SpaceX Crew Dragon: impressive images capture Falcon 9 landing and return

The rocket carrying the capsule successfully returned to Earth after its historic launch.

SpaceX's Falcon 9 has successfully made its way to terra firma. On Tuesday, the space-faring firm shared images of its rocket perched on a droneship, arriving in at Port Canaveral after its successful mission last week.

"After launching [astronauts Bob Behnken] and [Doug Hurley] to orbit on Crew Dragon, Falcon 9 landed on the Of Course I Still Love You droneship and returned to Port Canaveral," the company posted on Twitter.

Rocket landings are practically routine for the firm at this stage, but this one is different for two reasons. The first is that the rocket was the first Falcon 9 responsible for sending humans into space. On Saturday, May 30 at 3:22 p.m. Eastern time, the rocket took off from the Kennedy Space Center Launch Complex 39A in Florida. Attached to the rocket was the Crew Dragon capsule, with NASA astronauts Bob Behnken and Doug Hurley inside.

The capsule returns to the port.


The second, as spotted by Twitter user "SpaceXFleet," is that it's the first time SpaceX has operated two droneships in the same ocean at the same time. These ships are used as a landing platform for Falcon 9 rockets as they return to Earth. As Of Course I Still Love You was making its way from the Atlantic Ocean to Port Canaveral, Just Read the Instructions was making its way to the landing zone for SpaceX's next mission. The firm is scheduled to use the latter ship on Wednesday for its next Starlink launch, sending up another 60 satellites for its internet connectivity constellation.

A larger view of the rocket coming through.


Thee landings have become somewhat commonplace, a testament to SpaceX's work to improve this area. It first tried, and failed, to land a booster in 2013. It first succeeded in 2014. In 2017 and 2019 it landed its highest number of boosters in a year, with 15 each year. To put that in perspective, SpaceX launched 13 rockets in 2019, two of which were the triple-core Falcon Heavy, meaning it recovered almost all the boosters that year. It has landed 52 boosters in total.

Coming in to land.


These impressive figures put SpaceX on the path to reducing the cost of rocket launches. Each Falcon 9 mission has a publicized price tag of $62 million. Saving the booster recuperates around $46.5 million of that. This advancement means the firm can put more funding toward its more ambitious projects.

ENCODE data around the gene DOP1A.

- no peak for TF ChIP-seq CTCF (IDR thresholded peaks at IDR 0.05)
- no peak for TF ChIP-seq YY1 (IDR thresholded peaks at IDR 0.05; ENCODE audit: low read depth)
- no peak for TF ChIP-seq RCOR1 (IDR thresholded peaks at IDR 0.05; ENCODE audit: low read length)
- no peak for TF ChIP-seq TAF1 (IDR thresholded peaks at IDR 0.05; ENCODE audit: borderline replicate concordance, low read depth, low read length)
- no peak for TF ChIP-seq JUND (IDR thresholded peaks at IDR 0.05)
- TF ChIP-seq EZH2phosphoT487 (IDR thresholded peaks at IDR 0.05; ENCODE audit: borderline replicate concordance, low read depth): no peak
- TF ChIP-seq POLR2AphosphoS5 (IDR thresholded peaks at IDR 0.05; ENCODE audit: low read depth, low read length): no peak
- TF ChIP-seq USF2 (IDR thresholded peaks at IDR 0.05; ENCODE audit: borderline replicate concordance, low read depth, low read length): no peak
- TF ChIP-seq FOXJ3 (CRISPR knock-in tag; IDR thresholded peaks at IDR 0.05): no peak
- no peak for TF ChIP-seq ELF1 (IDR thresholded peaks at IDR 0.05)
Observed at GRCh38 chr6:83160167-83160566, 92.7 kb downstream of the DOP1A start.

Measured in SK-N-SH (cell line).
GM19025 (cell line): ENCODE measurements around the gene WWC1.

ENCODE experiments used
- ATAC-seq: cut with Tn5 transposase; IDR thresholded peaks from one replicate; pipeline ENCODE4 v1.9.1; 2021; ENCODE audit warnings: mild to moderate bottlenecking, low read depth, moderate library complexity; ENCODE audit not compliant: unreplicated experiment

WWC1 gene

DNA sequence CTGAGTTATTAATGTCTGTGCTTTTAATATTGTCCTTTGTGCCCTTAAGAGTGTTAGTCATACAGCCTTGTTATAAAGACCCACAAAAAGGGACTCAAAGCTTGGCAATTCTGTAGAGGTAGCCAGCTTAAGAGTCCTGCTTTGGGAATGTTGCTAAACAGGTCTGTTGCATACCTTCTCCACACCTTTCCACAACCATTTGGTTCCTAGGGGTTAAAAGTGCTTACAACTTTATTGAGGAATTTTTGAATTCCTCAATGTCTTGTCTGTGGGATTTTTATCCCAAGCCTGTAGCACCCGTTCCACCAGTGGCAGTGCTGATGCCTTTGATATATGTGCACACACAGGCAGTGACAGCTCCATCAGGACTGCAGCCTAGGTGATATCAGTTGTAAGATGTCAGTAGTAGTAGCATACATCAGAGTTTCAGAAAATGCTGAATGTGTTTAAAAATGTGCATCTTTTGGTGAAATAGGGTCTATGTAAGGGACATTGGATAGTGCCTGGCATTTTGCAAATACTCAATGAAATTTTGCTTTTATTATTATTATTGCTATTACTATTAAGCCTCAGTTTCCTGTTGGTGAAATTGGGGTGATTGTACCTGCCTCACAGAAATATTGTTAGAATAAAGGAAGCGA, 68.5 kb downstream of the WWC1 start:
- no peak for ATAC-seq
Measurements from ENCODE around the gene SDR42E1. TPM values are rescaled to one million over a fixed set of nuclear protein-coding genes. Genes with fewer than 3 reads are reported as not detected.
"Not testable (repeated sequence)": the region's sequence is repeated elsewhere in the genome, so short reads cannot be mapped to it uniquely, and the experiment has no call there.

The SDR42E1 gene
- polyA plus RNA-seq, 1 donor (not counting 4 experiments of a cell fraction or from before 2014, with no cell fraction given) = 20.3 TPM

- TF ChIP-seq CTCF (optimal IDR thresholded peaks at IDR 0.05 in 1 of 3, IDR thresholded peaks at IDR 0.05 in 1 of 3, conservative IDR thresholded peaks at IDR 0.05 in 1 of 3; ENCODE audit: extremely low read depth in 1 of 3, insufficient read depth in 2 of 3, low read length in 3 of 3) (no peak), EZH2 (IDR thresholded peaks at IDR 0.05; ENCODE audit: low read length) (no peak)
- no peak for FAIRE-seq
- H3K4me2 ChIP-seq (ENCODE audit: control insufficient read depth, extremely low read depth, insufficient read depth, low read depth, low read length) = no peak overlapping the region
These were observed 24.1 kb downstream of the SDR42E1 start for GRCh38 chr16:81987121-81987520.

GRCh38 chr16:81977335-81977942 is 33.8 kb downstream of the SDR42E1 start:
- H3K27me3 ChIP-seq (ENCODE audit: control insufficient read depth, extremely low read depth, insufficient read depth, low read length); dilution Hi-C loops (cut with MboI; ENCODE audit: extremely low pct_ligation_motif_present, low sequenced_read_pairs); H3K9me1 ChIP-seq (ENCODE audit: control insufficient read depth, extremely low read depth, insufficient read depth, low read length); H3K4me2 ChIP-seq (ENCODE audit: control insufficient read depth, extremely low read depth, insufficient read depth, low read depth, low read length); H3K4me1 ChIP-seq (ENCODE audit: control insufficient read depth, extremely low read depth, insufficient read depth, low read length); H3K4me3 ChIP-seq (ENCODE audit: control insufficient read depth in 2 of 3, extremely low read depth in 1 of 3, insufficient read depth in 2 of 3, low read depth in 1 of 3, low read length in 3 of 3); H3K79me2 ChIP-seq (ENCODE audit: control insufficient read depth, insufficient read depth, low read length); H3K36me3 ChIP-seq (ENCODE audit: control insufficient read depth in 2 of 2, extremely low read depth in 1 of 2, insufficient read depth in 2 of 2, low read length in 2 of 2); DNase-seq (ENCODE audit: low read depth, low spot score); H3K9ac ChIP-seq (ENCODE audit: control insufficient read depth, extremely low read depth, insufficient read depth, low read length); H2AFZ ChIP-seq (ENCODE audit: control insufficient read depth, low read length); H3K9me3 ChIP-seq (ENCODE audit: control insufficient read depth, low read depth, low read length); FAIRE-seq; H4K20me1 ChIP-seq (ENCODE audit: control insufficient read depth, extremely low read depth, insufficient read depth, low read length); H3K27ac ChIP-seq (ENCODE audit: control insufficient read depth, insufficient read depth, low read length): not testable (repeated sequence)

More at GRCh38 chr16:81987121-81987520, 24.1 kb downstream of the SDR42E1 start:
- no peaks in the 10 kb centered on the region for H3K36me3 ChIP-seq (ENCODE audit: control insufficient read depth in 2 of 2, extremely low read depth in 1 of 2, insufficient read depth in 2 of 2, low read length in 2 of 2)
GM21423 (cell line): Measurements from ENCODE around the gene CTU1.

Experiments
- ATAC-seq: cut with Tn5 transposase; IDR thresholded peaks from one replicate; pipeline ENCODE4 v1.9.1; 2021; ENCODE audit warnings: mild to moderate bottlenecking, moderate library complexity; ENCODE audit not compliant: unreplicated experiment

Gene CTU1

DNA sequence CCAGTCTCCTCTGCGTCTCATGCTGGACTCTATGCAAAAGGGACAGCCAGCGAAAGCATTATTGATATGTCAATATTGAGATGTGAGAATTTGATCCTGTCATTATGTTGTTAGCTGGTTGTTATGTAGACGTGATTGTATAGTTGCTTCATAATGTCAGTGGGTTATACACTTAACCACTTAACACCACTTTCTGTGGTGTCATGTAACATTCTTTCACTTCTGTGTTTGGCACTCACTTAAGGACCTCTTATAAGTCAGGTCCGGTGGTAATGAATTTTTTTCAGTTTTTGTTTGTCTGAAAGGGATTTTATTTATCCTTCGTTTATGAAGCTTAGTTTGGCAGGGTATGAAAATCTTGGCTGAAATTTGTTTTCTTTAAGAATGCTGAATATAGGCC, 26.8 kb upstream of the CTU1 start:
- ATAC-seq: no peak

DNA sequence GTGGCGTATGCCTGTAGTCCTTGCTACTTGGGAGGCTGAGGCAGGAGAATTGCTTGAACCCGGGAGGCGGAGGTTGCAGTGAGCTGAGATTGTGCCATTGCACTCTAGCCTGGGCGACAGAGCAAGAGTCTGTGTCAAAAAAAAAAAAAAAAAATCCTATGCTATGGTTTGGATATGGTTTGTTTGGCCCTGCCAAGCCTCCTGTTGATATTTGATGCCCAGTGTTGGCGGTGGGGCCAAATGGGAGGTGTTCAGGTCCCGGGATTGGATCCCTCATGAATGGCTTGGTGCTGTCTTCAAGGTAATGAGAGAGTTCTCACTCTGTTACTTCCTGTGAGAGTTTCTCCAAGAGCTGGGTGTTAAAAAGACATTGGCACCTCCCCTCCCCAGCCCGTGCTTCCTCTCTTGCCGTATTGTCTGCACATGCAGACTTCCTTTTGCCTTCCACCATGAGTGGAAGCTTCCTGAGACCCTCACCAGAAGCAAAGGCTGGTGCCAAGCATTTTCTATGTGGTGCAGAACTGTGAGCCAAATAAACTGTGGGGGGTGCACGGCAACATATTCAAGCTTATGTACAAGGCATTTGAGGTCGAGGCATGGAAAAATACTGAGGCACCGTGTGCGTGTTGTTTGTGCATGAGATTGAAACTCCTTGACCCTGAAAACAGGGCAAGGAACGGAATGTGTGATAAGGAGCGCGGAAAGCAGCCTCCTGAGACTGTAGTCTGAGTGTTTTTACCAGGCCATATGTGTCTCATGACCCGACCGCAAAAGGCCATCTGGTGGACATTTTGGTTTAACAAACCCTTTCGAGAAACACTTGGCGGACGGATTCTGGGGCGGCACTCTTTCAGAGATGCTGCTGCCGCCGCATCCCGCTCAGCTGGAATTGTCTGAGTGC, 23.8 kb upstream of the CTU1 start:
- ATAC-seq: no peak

A successful landing.


Some of these bolder plans are already starting to take shape. The Starship, a vehicle currently under development at a facility in Texas, is a fully-reusable rocket designed to send up over 150 tons or 100 people into space at a time. Its reusability means launches could, according to Musk in November 2019, cost just $2 million per launch.

The ship will have the ability to take over satellite launches currently covered by Falcon 9, as well as more ambitious missions like a city on Mars. This could mean that future rocket landings will see giant, stainless steel ships returning to spaceports located in the ocean.

The Inverse analysis – With the NASA Commercial Crew program, these landings could become a commonplace feature for trips to the International Space Station. The program was aimed at plugging the gap in service left by the end of the shuttle program, which finished in 2011. NASA was using Soyuz rockets taking off from Baikonur Cosmodrome in Kazakhstan to send up astronauts, but the successful launch of the Crew Dragon may signal future launches will take place a little closer to home.

It may not be the first time SpaceX has to send out two droneships to the same ocean. Could A Shortfall of Gravitas, a previously-announced third droneship, join them eventally?

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